Over the past decade, I have been sounding the alarm about the recent resurgence of nationalism all over the world. Many commenters have had trouble understanding what the fuss is all about. Some confuse nationalism with patriotism.

If you are still having trouble understanding why the rise of nationalism is the crisis of the 21st century, then I suggest you take a peek at today’s headlines.

Utilitarianism is based on the idea that the welfare of all humans is equally important.  It’s not the only alternative to nationalism, but in my view it is the most persuasive.

The 20th century saw a giant battle between nationalism and utilitarianism.  By the 1990s, it looked like utilitarianism was winning.  Now those gains are being reversed.

PS.  You will likely encounter a great deal of misinformation about Putin’s motives.  Here is what actually happened:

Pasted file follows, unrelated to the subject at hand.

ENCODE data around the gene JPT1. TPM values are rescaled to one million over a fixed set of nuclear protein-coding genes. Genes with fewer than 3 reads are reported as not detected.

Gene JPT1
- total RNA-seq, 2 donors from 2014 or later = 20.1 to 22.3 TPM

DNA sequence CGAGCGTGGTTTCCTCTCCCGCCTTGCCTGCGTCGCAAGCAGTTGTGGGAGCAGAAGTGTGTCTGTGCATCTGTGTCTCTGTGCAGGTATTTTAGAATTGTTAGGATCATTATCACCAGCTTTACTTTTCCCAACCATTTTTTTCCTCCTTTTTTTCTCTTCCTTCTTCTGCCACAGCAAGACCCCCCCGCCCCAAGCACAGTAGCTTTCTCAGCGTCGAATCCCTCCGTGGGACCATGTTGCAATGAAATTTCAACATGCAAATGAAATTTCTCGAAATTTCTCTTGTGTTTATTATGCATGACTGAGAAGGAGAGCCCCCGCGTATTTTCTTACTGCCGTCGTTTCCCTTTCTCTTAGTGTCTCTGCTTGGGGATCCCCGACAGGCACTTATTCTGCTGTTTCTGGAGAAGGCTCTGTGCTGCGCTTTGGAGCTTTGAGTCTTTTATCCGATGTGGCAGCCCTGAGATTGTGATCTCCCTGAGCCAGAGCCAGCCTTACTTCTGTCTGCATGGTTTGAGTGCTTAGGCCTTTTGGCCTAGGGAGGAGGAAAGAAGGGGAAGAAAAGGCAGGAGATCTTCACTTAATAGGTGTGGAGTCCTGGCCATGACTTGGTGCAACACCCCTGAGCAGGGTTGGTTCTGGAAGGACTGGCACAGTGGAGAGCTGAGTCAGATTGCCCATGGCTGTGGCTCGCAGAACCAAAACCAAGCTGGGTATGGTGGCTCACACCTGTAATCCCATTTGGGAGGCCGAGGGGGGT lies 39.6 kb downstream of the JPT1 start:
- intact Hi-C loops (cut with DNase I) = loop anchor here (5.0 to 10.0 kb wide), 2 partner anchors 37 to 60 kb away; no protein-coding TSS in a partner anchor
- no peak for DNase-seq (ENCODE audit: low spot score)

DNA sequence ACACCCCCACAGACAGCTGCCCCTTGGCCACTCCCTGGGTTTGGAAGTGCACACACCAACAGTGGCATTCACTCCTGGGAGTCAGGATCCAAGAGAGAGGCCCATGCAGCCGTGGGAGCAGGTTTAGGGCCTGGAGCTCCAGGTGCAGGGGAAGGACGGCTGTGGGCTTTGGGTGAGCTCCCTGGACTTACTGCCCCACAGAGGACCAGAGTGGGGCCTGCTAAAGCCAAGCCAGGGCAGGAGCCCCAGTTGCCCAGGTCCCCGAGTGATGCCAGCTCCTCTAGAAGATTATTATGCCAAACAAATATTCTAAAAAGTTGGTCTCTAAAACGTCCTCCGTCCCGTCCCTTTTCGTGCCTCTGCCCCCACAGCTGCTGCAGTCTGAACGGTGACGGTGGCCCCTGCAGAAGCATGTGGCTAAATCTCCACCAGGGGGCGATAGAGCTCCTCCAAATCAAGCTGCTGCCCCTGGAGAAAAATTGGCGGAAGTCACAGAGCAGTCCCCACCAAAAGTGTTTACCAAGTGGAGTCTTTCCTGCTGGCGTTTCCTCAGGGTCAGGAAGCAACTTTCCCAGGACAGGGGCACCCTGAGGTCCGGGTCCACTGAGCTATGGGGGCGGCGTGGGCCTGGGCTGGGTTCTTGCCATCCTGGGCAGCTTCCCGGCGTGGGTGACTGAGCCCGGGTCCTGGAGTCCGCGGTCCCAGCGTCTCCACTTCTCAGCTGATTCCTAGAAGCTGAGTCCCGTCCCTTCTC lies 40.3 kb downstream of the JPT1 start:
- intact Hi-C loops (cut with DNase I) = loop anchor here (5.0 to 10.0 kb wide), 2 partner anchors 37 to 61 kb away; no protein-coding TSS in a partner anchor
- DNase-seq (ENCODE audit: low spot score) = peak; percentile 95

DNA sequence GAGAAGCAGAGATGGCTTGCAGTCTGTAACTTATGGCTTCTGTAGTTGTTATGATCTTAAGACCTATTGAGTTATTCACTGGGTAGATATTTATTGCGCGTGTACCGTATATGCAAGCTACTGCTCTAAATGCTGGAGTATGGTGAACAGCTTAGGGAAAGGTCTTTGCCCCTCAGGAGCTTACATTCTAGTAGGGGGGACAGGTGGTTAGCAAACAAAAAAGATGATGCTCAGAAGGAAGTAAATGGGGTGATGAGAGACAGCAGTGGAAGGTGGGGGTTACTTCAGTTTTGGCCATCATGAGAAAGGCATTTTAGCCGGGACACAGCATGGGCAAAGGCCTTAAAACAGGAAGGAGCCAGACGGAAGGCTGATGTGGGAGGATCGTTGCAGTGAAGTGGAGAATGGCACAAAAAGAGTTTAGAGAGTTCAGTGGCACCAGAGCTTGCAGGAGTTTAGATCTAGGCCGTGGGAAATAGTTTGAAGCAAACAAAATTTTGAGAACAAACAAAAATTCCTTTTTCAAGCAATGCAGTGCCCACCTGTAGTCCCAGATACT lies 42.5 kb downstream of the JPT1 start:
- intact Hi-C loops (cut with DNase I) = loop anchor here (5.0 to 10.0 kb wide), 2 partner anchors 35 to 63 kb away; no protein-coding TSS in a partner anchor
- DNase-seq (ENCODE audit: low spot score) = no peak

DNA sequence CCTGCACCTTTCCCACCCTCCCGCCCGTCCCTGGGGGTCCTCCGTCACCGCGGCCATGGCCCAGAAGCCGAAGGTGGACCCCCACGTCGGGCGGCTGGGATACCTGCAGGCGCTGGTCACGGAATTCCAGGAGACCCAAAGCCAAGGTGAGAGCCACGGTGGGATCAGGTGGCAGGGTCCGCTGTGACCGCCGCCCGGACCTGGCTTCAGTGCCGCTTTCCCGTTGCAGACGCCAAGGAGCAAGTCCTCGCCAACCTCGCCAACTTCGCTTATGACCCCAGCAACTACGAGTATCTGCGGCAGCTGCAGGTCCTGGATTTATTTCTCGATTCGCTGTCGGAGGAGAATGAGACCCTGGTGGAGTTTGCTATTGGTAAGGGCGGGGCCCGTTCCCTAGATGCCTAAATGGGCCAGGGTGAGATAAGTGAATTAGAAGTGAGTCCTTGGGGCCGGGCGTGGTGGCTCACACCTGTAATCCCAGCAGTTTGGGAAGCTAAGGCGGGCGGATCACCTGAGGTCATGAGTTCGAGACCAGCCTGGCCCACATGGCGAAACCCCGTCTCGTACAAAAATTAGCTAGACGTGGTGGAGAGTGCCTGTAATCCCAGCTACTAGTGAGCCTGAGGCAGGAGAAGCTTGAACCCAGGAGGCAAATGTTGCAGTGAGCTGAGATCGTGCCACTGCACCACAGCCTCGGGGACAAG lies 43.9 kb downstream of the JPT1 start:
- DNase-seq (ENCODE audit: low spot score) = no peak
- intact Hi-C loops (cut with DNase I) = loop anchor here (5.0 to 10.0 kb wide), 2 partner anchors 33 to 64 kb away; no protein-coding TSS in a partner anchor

When Mr Putin became president in 2000, he showed no overt hostility towards America or the West, despite a recent NATO bombing raid on Belgrade without a UN resolution that had triggered a shrill anti-American response. In his first interview with Britain’s BBC, Mr Putin said: “I cannot imagine my own country in isolation from Europe, so it is hard for me to visualise NATO as an enemy.” Russia, he said, might become a member of NATO if it were treated as an equal partner. Even when the three Baltic states joined NATO in spring 2004, Mr Putin insisted that relations with the defence organisation were “developing positively” and he had “no concerns about the expansion of NATO”.

The breaking-point in Mr Putin’s relationship with the West came towards the end of that year when several seemingly unrelated events coincided. The first was a terrorist attack on a school in Beslan, in the north Causasus, in which 1,200 people, mostly children, were taken hostage. After Russia’s special forces stormed the school, leaving 333 people dead, Mr Putin accused the West of trying to undermine Russia. He cancelled regional elections and handed more powers to the security services.

Let’s hope that Russia can join NATO someday.